In order to rationalize the excitation density dependence of both the SE and the ASE quenching we observe that the emission quenching depends both on two independent factors, namely, the number of excitons quenched by the PF8-oxygen interaction and the strength of the intensity dependence on the exciton density.

Concerning the strength of the intensity dependence on the exciton density, the SE intensity is directly proportional to the exciton density, while the ASE intensity superlinearly increases with the exciton population (almost exponentially far from saturation [13]).

Moreover, as the ability of any analyte to quench the active material emission is related to the relative value of the molecule-analyte interaction rate () with respect to the exciton relaxation rate (), the fraction of quenched excitons increases with the ratio.

Considering that in our case the intrinsic exciton relaxation pathways are the Spontaneous Emission and the stimulated emission, the intrinsic exciton relaxation rate is given by , where and are the decay rate of SE and ASE, respectively.

Below the ASE threshold does not depend on the excitation density and ; thus the fraction of quenched exciton is independent on the excitation density, resulting in a constant relative intensity quenching, as observed. In this regime the relative intensity quenching directly measures the fraction of quenched excitons, which in our case is then about 10%.

Above the ASE threshold, ASE progressively becomes the main relaxation process due to the progressive increase [14] of , resulting in a decrease of the fraction of excitons decaying by SE, as evidenced by the sublinear SE increase visible in Figure 3. The increase also decreases the fraction of quenched exciton, thus proportionally reducing the SE relative quenching, as observed.

The higher ASE sensitivity and its stronger relative decrease when the excitation density increases result from the interplay between the exponential ASE intensity dependence on the exciton density and the excitation density dependence of the fraction of quenched excitons. Just above ASE threshold the fraction of quenched excitons can be expected to be close to just below threshold value (thus still of the order of 10%), and the exponential ASE intensity dependence on the exciton number leads to a much stronger intensity decrease of the ASE band with respect to the SE one, leading to the observed higher ASE relative quenching with respect to the SE one.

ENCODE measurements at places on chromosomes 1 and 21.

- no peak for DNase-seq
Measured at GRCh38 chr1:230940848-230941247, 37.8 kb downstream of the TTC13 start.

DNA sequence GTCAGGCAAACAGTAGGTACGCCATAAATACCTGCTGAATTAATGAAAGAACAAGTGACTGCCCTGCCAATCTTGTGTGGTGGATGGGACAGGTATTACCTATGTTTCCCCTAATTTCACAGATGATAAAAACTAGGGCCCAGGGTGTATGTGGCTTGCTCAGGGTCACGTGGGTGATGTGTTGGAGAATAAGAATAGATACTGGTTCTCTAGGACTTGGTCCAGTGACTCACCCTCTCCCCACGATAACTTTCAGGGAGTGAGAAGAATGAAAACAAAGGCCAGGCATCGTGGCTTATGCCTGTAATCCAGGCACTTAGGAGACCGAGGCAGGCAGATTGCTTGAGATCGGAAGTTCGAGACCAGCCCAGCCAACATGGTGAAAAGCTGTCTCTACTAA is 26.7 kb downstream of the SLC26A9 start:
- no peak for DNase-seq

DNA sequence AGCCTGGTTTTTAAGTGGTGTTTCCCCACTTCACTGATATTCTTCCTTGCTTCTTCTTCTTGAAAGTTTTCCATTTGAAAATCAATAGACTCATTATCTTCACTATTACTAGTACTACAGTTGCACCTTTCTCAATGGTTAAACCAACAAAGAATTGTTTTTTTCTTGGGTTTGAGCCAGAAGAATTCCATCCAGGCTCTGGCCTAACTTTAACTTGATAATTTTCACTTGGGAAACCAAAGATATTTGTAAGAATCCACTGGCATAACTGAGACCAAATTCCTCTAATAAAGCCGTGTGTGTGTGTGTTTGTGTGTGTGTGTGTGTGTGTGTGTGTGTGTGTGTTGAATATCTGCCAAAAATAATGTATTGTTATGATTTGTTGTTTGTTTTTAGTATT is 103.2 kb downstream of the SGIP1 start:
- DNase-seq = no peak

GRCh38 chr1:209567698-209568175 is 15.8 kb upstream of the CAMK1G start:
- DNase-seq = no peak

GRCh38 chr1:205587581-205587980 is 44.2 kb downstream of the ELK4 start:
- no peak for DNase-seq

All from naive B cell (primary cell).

As the excitation density increases the ASE intensity superlinearly increases (see Figure 3), indicating an increase of the strength of the intensity dependence on the excitation density, which should lead to a progressive increase of the ASE relative quenching, which is instead not present. This indicates that the reduction of the fraction of quenched excitons, which is also due to the increase, is the dominating factor in determining the sensitivity, resulting in a progressive sensitivity decrease as the excitation density increases.

4. Conclusions

In conclusion we observed a reversible oxygen induced quenching of the PF8 SE and ASE, demonstrating that the ASE quenching can allow a higher sensitivity of an oxygen optical sensor. The investigation of the relaxation processes determining the final value of both SE and ASE quenching and of their excitation density dependence suggests that the strong excitation density dependence of results in a strong reduction of the exciton quenching efficiency, thus limiting the potentiality of sensitivity improvement of ASE with respect to SE.

This conclusion is expected to be of general validity, as an ASE sensitivity decrease with the excitation density is always reported in similar experiments, and suggests that, rather counterintuitively, the superlinear dependence of the ASE on the exciton density is both the factor determining the sensitivity improvement and the factor limiting the maximum value of the sensitivity.

Conflict of Interests

The authors declare that there is no conflict of interests regarding the publication of this paper.